At Peleliu's airfield, I found the area where my father's outfit, Company K, 3d Battalion, 5th Marines, crossed on the morning of D+1. Again I separated myself from the group. I wanted to be alone to reflect. My father's description of running across this shell-torn field in full battle gear was vivid in my mind. The Umurbrogol ridges several hundred yards to the north, where so much enemy fire originated, were obscured by heavy vegetation on the day of my visit, not blasted and burned bare by naval gunfire as they were during the battle.
Heavily used during the war, the airfield was abandoned and quiet in 1999, with weeds growing in patches through the dazzling white coral runway. I picked up a handful of that crushed coral and let it sift through my fingers as I thought about Dad and his buddies, crouched low, squinting against the bright glare, gritting their teeth, cursing the Japanese, clutching their carbines and rifles, and running as fast as they could. He always told me it was one of the more terrifying moments of the war for him, crossing this wide, open runway with shrapnel and tracer bullets snapping through the air.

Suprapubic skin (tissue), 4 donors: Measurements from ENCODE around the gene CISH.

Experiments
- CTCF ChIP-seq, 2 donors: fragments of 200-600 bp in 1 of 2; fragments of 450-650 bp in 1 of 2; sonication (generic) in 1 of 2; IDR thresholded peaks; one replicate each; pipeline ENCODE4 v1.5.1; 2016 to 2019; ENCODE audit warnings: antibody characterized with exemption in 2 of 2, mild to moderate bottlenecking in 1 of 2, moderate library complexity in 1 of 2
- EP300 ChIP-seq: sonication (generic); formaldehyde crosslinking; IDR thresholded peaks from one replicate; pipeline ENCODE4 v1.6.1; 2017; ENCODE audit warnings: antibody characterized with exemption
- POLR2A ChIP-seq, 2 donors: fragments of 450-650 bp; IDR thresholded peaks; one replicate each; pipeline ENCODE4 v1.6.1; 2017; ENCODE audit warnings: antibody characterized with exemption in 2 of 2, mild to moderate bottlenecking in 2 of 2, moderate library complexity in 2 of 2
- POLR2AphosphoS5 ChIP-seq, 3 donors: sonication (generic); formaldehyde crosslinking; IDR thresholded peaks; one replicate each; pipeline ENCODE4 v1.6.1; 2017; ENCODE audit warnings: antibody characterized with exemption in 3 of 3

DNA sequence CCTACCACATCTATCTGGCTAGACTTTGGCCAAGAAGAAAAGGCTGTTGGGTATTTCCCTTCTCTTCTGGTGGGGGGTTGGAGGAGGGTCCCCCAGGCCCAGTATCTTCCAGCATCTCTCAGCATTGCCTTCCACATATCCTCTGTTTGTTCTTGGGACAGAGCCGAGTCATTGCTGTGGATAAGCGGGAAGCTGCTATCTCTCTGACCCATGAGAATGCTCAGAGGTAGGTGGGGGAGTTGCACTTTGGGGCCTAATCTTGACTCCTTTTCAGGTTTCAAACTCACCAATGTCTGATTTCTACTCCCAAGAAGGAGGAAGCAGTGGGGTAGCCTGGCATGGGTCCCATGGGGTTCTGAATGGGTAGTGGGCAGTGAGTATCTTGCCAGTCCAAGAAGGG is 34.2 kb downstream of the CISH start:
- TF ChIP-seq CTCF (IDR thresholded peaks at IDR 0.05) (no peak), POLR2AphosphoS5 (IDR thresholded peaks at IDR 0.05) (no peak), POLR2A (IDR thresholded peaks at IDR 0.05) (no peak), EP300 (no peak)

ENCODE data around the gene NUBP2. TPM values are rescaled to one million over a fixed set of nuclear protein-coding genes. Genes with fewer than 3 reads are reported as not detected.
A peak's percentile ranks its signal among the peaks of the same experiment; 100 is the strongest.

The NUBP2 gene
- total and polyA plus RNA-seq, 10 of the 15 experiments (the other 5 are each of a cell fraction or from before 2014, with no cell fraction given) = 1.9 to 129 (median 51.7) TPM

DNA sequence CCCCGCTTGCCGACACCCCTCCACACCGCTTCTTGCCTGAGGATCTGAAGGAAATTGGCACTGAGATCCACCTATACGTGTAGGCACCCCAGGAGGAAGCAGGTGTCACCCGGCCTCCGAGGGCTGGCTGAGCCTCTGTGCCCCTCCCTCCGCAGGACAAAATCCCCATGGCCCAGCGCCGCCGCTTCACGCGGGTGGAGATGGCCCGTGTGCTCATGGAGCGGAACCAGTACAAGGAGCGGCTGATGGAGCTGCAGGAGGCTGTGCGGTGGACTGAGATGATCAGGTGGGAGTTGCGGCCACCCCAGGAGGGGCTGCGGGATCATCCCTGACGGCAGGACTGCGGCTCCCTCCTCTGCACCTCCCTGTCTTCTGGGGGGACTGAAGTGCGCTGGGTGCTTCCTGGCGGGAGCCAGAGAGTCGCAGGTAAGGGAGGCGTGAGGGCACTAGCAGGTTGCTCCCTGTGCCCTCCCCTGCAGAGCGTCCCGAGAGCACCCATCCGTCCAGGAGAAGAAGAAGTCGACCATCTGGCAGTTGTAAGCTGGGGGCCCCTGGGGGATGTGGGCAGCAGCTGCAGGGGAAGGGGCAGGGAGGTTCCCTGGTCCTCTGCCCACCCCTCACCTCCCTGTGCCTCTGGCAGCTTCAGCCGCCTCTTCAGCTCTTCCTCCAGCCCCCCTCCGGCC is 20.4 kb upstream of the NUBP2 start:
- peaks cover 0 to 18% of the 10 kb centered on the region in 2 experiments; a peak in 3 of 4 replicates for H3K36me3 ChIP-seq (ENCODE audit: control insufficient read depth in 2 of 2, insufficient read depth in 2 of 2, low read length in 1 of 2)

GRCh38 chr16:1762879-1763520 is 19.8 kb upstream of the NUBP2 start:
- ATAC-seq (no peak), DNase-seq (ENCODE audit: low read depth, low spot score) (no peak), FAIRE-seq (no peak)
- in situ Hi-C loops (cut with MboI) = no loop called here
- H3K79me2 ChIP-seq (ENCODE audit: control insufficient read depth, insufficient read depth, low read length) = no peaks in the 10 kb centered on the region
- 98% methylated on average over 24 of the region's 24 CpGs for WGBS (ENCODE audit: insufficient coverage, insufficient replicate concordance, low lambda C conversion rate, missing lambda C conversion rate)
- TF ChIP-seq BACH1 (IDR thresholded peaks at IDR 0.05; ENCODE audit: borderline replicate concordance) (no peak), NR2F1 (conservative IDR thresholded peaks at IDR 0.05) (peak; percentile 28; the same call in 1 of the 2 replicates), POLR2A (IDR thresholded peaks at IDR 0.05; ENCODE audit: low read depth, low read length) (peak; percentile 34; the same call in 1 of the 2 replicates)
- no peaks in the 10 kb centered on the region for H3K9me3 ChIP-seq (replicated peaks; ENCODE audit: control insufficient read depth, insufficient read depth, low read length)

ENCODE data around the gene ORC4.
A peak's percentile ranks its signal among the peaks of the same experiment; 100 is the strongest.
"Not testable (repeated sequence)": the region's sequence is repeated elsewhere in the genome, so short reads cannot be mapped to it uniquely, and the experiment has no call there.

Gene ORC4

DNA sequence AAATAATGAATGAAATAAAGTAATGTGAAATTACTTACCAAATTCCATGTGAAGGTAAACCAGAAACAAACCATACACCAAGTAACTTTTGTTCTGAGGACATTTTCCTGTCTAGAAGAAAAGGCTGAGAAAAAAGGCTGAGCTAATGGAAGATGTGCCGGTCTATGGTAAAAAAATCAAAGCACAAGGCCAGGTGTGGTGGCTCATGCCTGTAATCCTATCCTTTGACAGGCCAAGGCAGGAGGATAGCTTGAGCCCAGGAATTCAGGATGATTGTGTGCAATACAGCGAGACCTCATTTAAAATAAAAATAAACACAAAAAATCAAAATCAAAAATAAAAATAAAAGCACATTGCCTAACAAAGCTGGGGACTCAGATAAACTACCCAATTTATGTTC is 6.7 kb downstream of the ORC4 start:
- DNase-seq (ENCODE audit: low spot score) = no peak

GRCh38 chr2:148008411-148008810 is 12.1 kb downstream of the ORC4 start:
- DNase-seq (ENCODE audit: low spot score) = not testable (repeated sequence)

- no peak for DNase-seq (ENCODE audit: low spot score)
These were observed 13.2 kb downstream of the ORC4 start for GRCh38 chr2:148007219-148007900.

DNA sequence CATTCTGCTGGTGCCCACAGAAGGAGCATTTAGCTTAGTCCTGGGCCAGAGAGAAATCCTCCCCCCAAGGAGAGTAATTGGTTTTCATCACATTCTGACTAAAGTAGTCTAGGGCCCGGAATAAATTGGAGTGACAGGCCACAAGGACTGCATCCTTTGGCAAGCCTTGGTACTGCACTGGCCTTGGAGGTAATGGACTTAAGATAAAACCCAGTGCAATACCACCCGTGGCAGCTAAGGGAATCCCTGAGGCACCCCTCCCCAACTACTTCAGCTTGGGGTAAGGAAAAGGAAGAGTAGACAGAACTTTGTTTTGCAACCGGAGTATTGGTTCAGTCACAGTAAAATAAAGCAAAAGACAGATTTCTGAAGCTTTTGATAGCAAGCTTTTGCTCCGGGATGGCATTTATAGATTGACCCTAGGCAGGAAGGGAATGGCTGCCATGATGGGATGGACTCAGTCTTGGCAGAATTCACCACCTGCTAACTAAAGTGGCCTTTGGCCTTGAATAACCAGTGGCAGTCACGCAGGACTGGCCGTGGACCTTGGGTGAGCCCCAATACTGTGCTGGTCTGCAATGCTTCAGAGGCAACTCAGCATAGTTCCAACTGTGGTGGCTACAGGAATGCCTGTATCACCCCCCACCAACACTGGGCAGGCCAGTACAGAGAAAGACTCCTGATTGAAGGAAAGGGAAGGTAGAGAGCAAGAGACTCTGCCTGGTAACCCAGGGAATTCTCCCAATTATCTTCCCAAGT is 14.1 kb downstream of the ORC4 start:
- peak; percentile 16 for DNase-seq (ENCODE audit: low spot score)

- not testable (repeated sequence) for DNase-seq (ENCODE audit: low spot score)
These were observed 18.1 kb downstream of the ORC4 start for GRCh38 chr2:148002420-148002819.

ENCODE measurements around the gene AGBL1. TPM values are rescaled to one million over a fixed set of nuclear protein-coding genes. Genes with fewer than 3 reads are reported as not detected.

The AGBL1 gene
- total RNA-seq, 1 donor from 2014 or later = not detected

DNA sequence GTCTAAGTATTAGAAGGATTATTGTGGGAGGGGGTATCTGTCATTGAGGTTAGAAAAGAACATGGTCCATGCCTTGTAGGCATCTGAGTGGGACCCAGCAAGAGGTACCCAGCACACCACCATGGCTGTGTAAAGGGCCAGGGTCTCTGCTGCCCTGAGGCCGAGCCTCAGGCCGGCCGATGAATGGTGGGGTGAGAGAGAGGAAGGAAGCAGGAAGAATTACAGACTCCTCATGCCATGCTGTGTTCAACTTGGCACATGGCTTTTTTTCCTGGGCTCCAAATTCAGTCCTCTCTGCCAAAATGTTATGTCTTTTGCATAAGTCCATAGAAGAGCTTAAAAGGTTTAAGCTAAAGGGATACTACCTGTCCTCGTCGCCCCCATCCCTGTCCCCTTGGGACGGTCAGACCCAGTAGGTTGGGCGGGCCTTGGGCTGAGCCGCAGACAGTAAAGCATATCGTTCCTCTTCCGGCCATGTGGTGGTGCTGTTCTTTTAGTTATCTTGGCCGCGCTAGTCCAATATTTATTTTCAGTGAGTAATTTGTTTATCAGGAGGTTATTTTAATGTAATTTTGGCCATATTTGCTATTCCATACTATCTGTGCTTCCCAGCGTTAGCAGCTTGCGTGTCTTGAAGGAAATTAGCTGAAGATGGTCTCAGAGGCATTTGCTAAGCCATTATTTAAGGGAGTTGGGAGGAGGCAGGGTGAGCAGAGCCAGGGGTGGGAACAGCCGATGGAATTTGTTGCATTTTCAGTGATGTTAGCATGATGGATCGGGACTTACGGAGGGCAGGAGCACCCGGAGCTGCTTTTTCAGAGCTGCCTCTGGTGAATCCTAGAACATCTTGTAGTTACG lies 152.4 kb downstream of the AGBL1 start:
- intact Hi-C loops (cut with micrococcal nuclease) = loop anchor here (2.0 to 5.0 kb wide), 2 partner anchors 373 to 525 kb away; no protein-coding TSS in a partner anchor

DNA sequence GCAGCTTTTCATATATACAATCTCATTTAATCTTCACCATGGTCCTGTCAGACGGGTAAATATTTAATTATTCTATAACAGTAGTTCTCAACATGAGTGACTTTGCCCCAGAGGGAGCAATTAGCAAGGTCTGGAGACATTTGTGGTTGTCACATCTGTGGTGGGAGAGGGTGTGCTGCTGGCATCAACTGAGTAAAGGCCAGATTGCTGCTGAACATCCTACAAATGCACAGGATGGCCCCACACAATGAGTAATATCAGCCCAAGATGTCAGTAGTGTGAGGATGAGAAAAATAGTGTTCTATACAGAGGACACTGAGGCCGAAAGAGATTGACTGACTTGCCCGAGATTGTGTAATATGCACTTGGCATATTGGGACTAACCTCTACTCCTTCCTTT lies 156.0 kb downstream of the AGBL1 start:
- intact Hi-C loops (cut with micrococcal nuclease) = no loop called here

While comparatively few Americans visit Peleliu, fewer still venture across the channel to Ngesebus Island. One of our group's main objectives that day was to find a particular Japanese bunker. We located it, overgrown with vegetation. Here Dad's 60-mm mortar section battled and killed the bunker's 17 defenders. A 75-mm shell hole in the bunker's side was still charred around the edges from where a flamethrower had finished off the Japanese inside.
At one end, from the same spot my father had stared down the muzzle of an enemy machine gun, I peered into the structure, only to see murky water and tangled roots. On the ground nearby lay some 60-mm mortar shells covered in thick green moss. At least some of them had to have been his. Before leaving the bunker, I used my machete to hack a chunk of mossy concrete from one of its walls. Now on my bookshelf, that piece of history serves to remind me that I've been to Peleliu, walked its hallowed ground, and seen the rusted remnants of my father's war.